- I have stopped using single use or non-compostable drinking straws.
Although these are the most common, they are not the only habits that our Members have adopted in order to live eco-friendly lifestyles.
Among their responses we can find a great interest in the use of local resources and products. In addition, the consumption of organic products is very common and in some cases our Members even grow their own organic products in their orchards or gardens.
"Buy responsibly. As conscious consumers, we have a lot of influence on sustainability. "
"I turn off the computers and devices in my home when we go on a non-reciprocal exchange.”
Our Members also encourage the use of public transportation and bicycles, the use of reusable products instead of disposable ones (such as napkins, water bottles, diapers, etc.), avoid packaging and plastic bags as much as possible, and also encourage the responsible use of household appliances.
“I adopted these little habits during my childhood, so today I have them fully integrated and I work hard to make sure that my children and grandchildren also respect them" - Marie Léon Diare, HomeExchanger
At home, many of our Members make their own household products, or carry out other actions such as reusing water from the shower or from the dryer for watering plants, using low-energy lightbulbs, replacing air conditioning with fans, etc.
"I installed a rain sensor on my outdoor irrigation system so it does not turn on when it rains."
"We have an ecological garden that we nourish with the compost that we created with waste and vegetable scraps."
And these habits are not only practiced at home, but also at their holiday destinations and are shared with their guests. Many of our Members said that when they go to public places like beaches they try to collect all the plastic they can to avoid it ending up at the bottom of the ocean.
What actions do our Members propose for us to live an eco-friendly lifestyle?
Do you want to live an eco-friendly lifestyle but don’t know where to start? Our Members have left us many ideas of what you can do in your day-to-day lives.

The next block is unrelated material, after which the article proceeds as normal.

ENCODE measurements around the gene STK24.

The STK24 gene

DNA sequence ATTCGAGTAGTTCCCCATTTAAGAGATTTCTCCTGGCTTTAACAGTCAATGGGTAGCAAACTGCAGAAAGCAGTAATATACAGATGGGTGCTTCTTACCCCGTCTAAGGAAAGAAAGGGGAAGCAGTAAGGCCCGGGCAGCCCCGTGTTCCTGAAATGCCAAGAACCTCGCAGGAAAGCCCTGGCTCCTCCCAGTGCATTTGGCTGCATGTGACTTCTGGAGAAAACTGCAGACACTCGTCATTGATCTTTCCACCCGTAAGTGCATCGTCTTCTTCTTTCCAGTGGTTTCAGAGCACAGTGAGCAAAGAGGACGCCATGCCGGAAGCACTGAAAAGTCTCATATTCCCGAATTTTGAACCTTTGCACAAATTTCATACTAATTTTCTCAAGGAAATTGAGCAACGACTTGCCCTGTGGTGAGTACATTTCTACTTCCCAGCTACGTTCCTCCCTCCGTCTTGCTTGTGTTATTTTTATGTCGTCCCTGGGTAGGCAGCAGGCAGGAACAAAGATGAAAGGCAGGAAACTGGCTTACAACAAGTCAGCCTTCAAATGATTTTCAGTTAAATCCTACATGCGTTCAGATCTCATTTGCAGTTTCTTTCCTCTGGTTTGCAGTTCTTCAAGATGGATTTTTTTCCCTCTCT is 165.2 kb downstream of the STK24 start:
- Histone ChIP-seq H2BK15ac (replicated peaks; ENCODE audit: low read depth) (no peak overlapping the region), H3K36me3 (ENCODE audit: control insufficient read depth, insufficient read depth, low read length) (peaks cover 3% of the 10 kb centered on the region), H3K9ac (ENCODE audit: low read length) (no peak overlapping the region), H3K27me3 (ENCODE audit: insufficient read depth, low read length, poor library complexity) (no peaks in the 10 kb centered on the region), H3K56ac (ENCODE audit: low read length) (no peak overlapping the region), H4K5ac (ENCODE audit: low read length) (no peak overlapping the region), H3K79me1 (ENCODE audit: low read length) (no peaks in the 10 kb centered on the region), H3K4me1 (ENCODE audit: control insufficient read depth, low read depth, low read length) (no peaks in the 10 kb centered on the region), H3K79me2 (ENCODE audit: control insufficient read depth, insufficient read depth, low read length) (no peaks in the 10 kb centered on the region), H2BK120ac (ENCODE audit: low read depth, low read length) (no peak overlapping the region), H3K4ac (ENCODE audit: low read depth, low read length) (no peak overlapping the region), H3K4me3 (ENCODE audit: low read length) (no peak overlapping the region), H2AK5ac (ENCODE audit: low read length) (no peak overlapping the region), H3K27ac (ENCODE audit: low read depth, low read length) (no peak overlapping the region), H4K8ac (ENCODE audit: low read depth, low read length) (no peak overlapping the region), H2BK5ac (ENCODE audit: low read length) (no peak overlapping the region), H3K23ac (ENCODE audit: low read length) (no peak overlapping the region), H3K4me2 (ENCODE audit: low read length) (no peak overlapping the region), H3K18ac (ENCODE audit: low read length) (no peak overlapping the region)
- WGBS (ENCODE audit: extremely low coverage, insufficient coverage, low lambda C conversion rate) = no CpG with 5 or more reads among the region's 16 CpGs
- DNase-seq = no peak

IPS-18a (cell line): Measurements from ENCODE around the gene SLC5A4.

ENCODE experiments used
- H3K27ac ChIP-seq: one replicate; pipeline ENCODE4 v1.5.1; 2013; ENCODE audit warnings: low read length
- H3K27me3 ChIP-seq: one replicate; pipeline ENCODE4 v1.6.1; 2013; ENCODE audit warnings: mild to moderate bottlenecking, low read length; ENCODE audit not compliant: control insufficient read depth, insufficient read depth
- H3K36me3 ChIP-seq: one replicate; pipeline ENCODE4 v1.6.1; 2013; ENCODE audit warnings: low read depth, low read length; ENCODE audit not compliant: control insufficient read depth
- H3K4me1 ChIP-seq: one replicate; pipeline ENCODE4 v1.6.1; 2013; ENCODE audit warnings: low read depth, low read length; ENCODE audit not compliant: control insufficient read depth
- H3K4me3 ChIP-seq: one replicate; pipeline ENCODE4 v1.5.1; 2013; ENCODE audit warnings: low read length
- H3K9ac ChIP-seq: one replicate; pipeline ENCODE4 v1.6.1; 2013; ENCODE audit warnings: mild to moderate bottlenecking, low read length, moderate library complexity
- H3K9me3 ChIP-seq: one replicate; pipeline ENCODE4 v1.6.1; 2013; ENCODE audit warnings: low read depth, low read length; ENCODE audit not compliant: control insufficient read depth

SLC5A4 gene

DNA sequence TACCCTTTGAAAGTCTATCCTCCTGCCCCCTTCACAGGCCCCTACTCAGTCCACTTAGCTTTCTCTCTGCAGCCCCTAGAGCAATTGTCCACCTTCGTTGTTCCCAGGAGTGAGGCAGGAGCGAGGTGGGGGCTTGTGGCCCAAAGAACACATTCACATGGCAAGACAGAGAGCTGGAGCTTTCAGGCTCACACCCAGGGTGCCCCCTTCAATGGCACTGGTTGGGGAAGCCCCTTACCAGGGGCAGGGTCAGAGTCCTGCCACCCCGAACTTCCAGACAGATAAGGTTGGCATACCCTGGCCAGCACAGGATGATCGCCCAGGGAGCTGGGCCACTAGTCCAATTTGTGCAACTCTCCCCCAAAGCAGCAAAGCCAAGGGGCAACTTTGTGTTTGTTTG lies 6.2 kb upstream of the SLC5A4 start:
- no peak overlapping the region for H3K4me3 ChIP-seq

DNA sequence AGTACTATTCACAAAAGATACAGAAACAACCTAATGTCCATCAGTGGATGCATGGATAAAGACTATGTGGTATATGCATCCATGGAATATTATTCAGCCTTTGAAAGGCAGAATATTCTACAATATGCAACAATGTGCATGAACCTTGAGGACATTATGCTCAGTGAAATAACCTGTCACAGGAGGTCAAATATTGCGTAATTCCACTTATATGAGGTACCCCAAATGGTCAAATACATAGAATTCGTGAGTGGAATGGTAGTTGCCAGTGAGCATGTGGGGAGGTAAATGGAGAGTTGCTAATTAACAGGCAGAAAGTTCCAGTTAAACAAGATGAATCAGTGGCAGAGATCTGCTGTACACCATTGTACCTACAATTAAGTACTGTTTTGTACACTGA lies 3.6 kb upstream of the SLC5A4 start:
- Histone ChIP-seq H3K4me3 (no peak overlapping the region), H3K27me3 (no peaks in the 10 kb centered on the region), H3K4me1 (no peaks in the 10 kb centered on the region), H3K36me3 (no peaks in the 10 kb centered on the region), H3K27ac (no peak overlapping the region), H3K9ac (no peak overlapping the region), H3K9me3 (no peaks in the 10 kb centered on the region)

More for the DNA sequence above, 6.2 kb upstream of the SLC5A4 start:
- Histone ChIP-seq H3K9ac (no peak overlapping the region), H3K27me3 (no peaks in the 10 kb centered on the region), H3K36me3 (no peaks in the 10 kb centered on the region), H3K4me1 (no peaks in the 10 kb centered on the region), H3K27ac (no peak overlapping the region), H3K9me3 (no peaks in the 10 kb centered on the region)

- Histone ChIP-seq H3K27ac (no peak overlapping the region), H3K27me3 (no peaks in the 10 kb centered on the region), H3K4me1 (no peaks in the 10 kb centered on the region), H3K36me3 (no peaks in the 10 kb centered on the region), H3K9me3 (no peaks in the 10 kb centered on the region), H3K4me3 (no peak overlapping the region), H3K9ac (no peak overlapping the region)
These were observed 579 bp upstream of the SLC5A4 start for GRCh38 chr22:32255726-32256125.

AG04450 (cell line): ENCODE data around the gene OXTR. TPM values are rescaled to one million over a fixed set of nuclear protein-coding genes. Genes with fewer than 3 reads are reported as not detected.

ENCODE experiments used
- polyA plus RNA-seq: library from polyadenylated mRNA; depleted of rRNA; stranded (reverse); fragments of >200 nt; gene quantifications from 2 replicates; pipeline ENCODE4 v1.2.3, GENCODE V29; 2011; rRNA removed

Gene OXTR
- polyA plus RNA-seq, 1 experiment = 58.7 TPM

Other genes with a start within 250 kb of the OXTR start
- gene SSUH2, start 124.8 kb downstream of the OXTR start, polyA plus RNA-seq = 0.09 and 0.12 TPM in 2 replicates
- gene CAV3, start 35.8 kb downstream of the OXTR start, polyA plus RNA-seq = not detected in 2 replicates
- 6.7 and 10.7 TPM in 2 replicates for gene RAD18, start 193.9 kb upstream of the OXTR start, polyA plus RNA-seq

Maybe these could give you some inspiration!
- Collect the cold water while you wait for the water to heat up in the shower.
- Make crafts out of recycled glass, wood, and plastic.
- Accumulate cooking oil and take it to a suitable place of collection.
- Take advantage of the water in the shower to scrub and clean.
- Use water from the dryer to water your plants.
- Use pellet heating and get a solar powered hot water heater at home.
- Reuse clothes from other seasons by giving them new "touches"
- Before buying new furniture, you can look at what you have stored in the storage room. You may be able to give it a new life. For example, I made a night table out of a wooden wine bottle crate by varnishing it and adding some wooden legs. I also made an auxiliary table and a coffee table with a drum set that nobody had touched for years, I line cans with discarded fabric to make flower pots, and other similar things ...)
- I put water in the refrigerator in glass bottles and avoid buying bottled water.
- I buy vegetables and other local products directly from the producer without packaging.
- I use glass jars for jam instead of putting it in plastic bags and freezing it.
- We cook everything we can with raw and organic products, instead of buying cooked and packaged foods.
What about you? What actions do you take on a day-to-day basis to live an eco-friendly lifestyle?Plan your exchange!